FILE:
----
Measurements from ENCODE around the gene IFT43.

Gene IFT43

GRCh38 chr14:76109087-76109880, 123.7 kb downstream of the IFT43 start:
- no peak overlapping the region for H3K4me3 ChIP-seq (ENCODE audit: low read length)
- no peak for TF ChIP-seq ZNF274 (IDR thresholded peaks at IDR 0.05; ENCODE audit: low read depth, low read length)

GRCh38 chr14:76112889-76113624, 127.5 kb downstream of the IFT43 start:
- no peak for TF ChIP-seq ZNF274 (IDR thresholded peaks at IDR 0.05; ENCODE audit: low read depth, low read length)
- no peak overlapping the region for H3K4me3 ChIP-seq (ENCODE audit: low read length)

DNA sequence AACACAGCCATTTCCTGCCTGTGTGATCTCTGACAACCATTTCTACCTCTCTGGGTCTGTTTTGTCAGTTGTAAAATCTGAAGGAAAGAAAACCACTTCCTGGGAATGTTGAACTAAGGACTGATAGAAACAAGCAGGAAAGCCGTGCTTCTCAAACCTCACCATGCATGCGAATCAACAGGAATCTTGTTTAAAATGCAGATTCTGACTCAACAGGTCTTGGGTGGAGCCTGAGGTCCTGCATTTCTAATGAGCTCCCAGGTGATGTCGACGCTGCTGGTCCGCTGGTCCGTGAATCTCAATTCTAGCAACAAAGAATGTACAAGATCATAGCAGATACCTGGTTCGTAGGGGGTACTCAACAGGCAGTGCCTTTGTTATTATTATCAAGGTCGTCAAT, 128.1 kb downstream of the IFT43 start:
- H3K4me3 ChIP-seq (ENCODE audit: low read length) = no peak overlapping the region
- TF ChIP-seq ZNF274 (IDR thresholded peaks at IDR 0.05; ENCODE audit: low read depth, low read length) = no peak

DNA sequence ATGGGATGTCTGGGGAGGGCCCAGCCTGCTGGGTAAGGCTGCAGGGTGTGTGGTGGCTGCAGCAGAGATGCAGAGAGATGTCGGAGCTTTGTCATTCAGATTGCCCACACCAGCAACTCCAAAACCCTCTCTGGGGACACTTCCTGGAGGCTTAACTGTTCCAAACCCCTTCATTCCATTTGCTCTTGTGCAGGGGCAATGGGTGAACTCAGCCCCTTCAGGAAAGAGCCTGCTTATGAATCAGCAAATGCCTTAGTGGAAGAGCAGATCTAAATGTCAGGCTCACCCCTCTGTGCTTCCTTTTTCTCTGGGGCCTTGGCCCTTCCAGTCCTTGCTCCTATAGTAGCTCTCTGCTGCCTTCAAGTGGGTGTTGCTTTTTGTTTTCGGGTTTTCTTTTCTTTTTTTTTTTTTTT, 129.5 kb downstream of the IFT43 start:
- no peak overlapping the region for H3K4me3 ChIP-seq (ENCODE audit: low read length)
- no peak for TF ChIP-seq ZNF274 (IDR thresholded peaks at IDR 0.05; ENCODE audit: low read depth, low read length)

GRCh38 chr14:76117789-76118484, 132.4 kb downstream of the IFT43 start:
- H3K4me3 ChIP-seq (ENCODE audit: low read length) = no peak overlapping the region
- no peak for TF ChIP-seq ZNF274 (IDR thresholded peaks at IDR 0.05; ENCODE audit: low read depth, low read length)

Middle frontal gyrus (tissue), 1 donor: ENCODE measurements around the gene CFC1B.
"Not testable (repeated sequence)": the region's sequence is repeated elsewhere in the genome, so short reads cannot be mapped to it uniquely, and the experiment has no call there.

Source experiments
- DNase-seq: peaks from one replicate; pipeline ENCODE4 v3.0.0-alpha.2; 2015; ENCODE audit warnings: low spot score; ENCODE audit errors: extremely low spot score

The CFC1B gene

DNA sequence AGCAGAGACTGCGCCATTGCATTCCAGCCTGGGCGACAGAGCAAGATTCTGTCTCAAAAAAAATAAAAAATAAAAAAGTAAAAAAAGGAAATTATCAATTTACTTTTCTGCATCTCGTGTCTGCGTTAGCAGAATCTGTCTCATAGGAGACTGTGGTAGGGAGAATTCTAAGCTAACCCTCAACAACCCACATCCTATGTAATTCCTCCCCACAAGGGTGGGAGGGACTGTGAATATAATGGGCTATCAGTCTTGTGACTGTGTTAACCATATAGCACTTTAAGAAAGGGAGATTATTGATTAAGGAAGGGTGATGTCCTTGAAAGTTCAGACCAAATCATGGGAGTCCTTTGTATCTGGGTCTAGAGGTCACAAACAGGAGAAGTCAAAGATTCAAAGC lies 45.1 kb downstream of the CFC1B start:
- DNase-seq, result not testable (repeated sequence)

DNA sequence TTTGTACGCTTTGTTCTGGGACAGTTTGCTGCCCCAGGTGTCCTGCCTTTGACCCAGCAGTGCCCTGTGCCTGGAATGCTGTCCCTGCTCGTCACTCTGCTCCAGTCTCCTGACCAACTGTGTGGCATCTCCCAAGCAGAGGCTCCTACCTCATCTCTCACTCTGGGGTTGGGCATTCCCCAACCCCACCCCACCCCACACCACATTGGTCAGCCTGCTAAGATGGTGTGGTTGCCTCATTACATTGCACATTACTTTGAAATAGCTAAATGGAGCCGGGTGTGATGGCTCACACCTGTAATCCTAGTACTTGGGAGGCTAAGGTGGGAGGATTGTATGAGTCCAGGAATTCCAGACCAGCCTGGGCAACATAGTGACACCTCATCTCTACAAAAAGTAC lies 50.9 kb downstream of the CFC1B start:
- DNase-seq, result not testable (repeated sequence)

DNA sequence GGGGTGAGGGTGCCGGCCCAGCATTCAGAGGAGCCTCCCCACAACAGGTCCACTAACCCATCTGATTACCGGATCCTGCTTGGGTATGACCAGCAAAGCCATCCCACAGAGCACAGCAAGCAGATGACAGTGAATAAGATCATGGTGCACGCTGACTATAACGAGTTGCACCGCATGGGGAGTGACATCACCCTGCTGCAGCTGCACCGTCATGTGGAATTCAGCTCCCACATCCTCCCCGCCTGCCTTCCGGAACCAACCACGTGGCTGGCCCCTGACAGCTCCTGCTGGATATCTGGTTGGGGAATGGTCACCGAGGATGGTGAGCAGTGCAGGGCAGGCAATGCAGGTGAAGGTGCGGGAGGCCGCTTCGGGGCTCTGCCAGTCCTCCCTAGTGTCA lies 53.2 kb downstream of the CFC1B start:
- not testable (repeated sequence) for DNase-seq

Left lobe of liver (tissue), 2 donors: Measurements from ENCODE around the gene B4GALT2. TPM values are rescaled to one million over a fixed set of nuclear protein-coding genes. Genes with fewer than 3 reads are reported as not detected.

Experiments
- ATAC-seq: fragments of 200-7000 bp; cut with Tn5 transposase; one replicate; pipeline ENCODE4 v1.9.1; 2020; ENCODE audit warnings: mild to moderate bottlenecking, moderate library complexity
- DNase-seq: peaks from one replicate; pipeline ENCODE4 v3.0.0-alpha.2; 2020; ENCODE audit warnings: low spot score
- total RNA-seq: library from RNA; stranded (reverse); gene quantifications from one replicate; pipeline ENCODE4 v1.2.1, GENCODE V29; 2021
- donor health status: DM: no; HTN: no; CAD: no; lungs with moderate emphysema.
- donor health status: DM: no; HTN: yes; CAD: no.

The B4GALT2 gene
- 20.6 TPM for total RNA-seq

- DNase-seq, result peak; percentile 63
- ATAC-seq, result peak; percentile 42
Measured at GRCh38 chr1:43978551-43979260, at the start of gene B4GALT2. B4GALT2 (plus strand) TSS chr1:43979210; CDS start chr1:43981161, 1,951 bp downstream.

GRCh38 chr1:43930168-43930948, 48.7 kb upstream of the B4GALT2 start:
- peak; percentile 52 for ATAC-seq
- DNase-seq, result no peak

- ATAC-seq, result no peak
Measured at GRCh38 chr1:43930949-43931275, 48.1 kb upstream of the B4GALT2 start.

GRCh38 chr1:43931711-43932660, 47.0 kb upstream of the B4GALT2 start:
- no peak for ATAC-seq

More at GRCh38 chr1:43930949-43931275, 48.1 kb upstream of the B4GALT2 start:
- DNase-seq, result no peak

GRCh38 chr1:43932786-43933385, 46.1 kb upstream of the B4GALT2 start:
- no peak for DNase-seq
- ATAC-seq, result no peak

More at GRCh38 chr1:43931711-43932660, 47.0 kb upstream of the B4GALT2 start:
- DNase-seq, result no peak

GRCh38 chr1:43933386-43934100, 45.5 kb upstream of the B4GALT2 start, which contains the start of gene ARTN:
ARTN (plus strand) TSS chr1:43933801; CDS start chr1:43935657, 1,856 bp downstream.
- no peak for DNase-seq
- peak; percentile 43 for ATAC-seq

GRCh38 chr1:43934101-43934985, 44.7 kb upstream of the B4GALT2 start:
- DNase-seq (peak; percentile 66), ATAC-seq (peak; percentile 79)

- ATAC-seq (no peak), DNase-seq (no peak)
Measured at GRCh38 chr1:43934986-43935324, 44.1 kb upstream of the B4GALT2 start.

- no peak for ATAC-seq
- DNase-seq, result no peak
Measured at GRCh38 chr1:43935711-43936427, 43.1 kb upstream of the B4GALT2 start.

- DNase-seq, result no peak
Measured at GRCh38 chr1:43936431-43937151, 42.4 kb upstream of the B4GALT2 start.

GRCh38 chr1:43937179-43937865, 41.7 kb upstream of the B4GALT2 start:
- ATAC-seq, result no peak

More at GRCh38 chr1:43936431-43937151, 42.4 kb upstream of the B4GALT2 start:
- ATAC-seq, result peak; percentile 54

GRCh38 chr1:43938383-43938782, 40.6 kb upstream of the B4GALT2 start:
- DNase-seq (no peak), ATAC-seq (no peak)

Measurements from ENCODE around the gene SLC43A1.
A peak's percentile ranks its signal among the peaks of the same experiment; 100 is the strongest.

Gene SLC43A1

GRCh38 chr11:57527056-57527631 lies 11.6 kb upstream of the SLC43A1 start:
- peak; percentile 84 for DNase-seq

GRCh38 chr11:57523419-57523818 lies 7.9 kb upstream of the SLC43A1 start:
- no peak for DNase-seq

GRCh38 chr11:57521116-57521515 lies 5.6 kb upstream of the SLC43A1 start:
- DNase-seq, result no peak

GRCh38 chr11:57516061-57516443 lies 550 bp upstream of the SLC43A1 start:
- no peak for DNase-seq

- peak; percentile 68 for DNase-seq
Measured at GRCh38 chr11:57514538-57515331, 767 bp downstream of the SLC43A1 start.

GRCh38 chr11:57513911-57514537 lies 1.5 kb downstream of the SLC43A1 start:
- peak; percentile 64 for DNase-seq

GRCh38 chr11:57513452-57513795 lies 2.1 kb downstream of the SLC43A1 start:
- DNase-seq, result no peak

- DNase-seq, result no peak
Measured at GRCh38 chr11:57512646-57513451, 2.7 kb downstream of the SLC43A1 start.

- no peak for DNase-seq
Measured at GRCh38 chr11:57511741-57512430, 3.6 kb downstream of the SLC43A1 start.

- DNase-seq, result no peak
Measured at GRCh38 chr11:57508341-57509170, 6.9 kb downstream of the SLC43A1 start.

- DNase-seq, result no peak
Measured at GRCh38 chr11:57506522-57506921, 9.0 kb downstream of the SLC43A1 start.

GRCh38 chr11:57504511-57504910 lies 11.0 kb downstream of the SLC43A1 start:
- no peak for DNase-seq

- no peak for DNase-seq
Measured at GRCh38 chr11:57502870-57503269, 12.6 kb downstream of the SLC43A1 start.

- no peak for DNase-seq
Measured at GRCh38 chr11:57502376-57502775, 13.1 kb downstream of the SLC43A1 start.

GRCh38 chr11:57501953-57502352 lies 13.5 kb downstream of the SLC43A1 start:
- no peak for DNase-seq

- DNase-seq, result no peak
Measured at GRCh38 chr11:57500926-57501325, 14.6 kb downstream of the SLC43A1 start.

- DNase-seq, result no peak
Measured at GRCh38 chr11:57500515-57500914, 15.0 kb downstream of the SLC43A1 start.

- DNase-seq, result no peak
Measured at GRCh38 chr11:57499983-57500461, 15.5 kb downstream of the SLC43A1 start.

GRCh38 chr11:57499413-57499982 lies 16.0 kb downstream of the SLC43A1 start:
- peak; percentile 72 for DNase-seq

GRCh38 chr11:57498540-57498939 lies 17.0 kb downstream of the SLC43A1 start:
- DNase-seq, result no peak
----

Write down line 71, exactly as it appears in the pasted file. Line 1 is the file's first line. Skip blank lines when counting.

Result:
- ATAC-seq, result peak; percentile 54